David Majure:
These companies understand that making boomers happy makes good business sense.

Cindy Cooke:
There are something like 78 million boomers but only 51 million gen x-ers to take their place, so from a company standpoint they need to keep their boomers.

David Majure:
That means addressing their needs.

Lauren Trollope:
The needs range from not needing benefits but I'm retired and looking for perhaps part-time work or I'm looking for part-time work but I do need full-time benefits and that's something we offer as well. It's very much the candidate leading and dictating to us, so that we can best provide them the opportunity they're looking for.

Joseph Brown:
I am looking for a position that I can go to work every day and actually really enjoy going to work and doing a good job. I don't need to make the mega salary. I would be happy just making a comfortable living right now and then working out until my retirement years roll around.

Cindy Cooke:
Baby boomers are roughly age 42 to 62. They're people that usually are in some sort of transition, thinking about what dothey want to do when they grow up. A lot of them have been working 60, 70, 80 hours a week and are interested in either doing something a little more meaningful or more balanced with their life.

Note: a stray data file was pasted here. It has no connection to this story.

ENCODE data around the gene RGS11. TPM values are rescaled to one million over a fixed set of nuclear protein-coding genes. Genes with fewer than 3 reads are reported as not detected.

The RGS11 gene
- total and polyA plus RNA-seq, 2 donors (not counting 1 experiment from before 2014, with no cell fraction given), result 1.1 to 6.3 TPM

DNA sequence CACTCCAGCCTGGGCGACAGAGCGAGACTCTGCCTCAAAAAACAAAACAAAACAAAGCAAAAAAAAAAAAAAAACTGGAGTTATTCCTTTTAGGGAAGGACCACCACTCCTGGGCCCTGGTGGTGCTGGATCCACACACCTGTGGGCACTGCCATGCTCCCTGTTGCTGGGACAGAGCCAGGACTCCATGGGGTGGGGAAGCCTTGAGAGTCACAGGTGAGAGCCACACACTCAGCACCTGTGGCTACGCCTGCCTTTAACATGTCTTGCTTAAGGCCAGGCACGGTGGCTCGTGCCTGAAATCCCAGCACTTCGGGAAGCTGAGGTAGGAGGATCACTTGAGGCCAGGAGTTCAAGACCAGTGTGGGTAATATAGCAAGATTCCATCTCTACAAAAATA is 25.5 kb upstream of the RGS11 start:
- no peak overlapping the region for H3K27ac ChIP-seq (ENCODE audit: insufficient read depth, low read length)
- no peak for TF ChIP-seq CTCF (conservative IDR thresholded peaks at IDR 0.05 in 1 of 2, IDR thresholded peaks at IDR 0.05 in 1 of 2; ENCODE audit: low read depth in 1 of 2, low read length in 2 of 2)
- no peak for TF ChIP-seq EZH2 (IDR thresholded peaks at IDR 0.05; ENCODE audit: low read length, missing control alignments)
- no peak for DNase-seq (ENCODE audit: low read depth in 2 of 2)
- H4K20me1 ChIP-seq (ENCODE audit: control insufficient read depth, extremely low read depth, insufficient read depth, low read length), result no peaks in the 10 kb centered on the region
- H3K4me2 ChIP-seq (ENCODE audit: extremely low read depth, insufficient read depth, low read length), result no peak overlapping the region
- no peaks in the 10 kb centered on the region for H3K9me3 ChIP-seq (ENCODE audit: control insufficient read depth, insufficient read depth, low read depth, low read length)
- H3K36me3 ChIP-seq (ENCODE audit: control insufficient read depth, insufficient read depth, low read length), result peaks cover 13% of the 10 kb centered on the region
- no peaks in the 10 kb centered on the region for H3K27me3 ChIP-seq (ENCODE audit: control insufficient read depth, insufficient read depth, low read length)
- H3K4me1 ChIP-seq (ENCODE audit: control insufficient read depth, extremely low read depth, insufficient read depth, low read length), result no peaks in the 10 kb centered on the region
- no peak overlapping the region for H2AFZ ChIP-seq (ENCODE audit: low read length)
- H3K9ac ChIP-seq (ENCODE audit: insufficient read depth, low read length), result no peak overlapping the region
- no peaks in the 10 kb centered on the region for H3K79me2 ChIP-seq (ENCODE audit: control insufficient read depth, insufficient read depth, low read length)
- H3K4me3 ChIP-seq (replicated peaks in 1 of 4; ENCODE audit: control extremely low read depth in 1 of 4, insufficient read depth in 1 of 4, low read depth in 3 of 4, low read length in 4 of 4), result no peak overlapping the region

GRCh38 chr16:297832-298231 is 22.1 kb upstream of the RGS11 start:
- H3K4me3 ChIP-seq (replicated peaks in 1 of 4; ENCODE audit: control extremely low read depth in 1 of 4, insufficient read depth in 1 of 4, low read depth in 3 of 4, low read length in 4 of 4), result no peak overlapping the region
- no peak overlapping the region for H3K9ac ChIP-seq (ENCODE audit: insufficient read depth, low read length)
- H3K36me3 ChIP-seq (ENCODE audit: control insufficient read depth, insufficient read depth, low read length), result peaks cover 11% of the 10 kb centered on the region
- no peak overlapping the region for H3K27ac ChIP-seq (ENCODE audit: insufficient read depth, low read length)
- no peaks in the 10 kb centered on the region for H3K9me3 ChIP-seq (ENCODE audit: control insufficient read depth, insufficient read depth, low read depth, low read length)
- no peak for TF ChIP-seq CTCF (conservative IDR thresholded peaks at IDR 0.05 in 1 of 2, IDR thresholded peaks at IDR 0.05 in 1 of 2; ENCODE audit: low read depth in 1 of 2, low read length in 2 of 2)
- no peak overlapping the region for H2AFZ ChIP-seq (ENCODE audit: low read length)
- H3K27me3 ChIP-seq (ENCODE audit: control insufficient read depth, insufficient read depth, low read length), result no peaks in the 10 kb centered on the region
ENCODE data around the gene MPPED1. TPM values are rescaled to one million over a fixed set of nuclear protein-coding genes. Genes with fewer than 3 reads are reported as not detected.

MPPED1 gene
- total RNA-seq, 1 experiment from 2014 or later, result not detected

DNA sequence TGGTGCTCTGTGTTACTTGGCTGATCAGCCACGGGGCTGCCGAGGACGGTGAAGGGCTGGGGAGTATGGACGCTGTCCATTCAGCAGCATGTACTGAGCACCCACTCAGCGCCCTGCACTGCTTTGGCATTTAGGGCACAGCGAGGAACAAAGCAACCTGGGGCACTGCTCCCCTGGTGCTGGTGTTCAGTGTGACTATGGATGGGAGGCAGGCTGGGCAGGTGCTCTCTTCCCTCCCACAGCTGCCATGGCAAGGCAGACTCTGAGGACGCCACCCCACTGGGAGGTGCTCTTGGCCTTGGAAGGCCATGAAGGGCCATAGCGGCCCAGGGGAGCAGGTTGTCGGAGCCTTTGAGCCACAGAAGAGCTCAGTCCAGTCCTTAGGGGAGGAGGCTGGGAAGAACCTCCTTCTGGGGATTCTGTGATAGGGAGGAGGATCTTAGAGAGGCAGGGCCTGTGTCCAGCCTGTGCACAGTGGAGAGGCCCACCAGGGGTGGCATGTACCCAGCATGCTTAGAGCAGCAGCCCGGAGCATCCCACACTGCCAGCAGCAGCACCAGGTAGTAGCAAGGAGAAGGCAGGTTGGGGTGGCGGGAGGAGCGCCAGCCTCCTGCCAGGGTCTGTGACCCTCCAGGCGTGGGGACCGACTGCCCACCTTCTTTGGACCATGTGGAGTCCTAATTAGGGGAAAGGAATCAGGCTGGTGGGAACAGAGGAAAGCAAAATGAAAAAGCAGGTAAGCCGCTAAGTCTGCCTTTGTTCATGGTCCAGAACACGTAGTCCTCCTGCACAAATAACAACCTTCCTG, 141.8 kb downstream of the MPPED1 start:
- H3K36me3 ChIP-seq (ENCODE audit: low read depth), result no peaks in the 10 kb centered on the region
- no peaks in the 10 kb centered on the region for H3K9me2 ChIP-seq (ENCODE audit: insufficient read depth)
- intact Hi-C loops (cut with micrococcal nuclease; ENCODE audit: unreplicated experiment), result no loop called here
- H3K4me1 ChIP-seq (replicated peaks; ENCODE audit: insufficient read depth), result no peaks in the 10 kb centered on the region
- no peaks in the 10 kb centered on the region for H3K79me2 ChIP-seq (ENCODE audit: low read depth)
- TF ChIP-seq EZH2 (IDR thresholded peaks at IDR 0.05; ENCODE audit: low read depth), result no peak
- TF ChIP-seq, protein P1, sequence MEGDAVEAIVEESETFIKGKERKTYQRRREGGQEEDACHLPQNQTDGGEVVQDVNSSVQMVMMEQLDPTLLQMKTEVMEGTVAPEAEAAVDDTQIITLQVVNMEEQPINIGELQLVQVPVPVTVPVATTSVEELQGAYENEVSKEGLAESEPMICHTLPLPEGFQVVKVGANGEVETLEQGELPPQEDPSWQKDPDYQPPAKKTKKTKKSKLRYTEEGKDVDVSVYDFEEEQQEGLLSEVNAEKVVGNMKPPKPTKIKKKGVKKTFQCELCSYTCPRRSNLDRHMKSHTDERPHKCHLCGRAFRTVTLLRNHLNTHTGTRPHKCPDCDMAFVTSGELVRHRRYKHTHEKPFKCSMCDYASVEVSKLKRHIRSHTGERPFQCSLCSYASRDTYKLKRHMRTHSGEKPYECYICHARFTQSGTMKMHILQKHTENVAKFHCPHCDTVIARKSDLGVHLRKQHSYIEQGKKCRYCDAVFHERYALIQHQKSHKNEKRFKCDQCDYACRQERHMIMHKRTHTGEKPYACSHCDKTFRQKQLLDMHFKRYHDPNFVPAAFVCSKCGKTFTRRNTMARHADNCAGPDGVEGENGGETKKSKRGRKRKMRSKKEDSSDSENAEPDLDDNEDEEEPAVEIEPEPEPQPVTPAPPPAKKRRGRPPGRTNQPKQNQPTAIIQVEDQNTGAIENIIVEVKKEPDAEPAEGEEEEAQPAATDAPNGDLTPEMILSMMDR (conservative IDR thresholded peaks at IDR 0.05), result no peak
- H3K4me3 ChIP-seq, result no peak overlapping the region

David Majure:
Time for family, time for friends, time for a job that they enjoy.

Phyllis Ragland:
That's what I want, a fun job, something that like I say is fun, that you can wake up every morning, Monday, great, I get to go to work, you know. So that's what I'm here for.

Ted Simons:
Starting in March Rio Salado College's lifelong learning center in Surprise will begin offering classes intended for baby boomers and businesses that employ them. The newly designed curriculum is a partnership between the college and AARP Arizona. Here to talk about the classes are David Mitchell, AARP Arizona State Director and Todd Aakhus, director of Rio Salado College's Lifelong Learning Center. Thanks for joining us, appreciate it. David, why this program for 50 plus workers and why now?